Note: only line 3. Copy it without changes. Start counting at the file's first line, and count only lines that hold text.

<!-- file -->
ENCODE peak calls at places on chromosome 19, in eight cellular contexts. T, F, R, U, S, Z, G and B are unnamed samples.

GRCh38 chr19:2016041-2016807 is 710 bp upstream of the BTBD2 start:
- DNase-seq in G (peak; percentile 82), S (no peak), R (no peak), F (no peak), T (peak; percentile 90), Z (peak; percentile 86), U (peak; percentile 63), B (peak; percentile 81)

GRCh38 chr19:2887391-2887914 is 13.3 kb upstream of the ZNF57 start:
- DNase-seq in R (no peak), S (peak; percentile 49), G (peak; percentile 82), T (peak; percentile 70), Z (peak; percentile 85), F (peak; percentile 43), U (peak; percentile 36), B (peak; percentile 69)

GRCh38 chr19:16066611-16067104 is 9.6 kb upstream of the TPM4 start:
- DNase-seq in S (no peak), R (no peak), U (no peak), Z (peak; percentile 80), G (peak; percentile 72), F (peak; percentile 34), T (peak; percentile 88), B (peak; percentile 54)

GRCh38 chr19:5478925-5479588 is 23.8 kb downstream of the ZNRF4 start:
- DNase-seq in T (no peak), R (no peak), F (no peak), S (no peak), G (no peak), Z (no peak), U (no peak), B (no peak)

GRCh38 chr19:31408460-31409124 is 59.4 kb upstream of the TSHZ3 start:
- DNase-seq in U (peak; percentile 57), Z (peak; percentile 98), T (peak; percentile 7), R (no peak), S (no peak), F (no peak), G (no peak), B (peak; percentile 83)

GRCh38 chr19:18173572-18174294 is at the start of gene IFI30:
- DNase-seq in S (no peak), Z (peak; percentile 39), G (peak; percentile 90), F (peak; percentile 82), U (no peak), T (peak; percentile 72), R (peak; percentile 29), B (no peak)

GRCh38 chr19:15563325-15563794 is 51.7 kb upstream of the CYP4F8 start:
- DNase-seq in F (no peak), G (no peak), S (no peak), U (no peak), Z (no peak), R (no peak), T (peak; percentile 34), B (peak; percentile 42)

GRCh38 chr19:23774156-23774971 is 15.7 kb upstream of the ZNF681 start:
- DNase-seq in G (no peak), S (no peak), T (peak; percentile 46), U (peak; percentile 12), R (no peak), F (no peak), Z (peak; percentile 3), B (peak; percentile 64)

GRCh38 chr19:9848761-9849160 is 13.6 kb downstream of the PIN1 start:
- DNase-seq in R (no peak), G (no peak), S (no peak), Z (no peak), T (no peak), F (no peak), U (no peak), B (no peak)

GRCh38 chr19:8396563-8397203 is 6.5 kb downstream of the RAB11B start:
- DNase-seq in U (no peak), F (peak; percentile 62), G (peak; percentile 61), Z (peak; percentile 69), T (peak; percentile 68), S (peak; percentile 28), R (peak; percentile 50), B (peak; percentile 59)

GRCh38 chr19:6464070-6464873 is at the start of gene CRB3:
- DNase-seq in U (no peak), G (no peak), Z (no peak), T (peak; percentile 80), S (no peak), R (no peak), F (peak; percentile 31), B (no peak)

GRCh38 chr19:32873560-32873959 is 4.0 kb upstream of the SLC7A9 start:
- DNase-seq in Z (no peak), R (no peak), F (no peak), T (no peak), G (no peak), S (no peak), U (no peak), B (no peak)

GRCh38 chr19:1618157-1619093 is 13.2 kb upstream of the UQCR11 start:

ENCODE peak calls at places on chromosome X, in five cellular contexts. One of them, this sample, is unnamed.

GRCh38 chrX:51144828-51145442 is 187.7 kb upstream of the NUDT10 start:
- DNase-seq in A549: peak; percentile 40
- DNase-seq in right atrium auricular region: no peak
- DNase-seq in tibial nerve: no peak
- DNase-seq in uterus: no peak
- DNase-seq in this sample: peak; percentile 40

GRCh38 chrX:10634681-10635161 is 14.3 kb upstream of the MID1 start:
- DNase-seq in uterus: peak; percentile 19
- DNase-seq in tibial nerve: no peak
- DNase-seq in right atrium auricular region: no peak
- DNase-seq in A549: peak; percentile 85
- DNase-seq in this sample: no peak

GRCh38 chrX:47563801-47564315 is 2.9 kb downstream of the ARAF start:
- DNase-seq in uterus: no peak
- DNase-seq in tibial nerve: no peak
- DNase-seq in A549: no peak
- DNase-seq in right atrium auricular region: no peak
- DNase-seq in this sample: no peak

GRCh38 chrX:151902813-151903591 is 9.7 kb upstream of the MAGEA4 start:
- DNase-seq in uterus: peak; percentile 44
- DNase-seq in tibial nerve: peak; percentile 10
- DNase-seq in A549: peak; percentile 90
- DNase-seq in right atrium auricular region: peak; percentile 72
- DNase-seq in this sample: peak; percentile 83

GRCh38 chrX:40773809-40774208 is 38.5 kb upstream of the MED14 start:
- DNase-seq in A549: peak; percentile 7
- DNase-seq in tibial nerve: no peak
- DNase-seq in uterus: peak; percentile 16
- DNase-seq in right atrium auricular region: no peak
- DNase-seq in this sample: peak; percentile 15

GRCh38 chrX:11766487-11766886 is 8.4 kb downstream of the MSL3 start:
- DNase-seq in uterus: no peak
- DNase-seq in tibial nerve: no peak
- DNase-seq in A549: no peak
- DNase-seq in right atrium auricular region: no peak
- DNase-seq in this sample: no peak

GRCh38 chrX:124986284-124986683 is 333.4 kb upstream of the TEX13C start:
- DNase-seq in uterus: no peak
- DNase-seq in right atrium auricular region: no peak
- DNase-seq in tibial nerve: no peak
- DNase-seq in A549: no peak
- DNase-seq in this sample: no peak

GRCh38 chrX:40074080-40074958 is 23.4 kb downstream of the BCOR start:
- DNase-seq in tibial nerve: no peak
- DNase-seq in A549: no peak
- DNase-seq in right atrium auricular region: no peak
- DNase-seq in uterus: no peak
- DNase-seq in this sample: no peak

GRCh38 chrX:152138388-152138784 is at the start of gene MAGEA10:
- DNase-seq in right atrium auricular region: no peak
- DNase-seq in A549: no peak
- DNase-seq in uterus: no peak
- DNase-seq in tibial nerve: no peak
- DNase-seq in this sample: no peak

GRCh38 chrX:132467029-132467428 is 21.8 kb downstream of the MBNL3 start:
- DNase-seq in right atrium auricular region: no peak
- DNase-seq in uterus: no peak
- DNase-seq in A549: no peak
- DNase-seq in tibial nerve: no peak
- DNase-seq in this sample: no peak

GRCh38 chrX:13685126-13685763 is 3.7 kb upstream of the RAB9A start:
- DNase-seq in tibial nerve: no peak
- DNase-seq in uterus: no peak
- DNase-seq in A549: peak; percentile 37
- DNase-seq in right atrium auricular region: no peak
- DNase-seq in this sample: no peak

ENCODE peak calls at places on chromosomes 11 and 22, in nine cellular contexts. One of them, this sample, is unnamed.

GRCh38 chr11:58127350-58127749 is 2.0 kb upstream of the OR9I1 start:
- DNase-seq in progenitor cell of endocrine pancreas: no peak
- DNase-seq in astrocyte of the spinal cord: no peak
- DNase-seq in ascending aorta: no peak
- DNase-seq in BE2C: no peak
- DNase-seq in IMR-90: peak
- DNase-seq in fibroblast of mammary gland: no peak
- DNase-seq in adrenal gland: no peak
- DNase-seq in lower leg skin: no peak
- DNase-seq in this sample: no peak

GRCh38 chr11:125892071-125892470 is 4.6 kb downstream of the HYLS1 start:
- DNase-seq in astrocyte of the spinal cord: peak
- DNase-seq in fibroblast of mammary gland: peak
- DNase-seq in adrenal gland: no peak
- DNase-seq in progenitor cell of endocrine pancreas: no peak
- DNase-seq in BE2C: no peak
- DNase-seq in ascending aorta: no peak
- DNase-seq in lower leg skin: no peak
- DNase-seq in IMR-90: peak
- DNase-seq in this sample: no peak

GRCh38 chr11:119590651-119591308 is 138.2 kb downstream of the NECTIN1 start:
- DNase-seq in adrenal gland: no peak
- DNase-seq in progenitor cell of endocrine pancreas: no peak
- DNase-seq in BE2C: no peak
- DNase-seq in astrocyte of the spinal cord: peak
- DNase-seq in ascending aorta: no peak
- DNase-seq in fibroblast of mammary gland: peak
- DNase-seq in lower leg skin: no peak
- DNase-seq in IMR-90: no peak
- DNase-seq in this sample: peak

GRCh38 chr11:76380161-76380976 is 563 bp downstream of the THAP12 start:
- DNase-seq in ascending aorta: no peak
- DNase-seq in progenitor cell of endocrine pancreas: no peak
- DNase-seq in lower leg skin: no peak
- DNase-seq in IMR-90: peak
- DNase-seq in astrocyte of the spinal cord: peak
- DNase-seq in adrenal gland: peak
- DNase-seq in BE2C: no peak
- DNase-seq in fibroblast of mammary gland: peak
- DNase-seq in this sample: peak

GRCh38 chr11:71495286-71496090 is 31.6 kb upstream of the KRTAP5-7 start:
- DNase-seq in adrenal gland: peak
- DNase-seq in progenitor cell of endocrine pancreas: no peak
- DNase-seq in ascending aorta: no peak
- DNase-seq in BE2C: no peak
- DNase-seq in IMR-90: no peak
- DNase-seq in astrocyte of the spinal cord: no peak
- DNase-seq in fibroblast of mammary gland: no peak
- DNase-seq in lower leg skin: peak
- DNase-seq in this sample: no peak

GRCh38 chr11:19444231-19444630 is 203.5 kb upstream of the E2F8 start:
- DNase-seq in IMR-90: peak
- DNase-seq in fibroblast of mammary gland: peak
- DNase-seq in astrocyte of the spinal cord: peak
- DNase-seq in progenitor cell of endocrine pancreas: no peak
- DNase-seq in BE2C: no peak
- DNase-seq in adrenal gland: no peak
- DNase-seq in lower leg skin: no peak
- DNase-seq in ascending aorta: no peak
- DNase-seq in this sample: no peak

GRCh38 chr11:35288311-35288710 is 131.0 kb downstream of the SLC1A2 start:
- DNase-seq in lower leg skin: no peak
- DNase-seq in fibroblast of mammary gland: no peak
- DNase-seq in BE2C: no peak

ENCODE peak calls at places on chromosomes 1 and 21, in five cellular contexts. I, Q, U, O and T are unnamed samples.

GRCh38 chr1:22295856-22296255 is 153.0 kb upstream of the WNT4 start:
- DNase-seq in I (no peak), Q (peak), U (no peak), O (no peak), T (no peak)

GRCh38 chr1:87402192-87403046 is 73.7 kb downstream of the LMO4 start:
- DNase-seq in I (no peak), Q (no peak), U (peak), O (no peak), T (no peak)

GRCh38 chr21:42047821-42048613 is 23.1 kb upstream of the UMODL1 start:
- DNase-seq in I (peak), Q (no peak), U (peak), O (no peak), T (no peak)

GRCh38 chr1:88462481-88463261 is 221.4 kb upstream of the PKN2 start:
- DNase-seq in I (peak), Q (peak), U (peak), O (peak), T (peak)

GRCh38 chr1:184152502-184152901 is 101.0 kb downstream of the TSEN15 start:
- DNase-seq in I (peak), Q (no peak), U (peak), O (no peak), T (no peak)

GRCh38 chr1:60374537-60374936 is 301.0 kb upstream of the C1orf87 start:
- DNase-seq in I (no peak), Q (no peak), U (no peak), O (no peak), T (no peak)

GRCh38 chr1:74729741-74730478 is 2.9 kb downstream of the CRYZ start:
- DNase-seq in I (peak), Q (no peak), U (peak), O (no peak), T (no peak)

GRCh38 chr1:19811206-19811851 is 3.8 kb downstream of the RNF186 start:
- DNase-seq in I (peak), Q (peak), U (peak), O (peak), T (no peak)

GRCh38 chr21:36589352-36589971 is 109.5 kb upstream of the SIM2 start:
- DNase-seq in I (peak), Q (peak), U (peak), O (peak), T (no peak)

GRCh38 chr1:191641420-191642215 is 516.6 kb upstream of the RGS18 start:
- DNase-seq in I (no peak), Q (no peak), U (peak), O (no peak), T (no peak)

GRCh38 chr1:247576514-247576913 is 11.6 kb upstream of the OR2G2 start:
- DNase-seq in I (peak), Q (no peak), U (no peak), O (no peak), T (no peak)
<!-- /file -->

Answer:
- DNase-seq in G (peak; percentile 82), S (no peak), R (no peak), F (no peak), T (peak; percentile 90), Z (peak; percentile 86), U (peak; percentile 63), B (peak; percentile 81)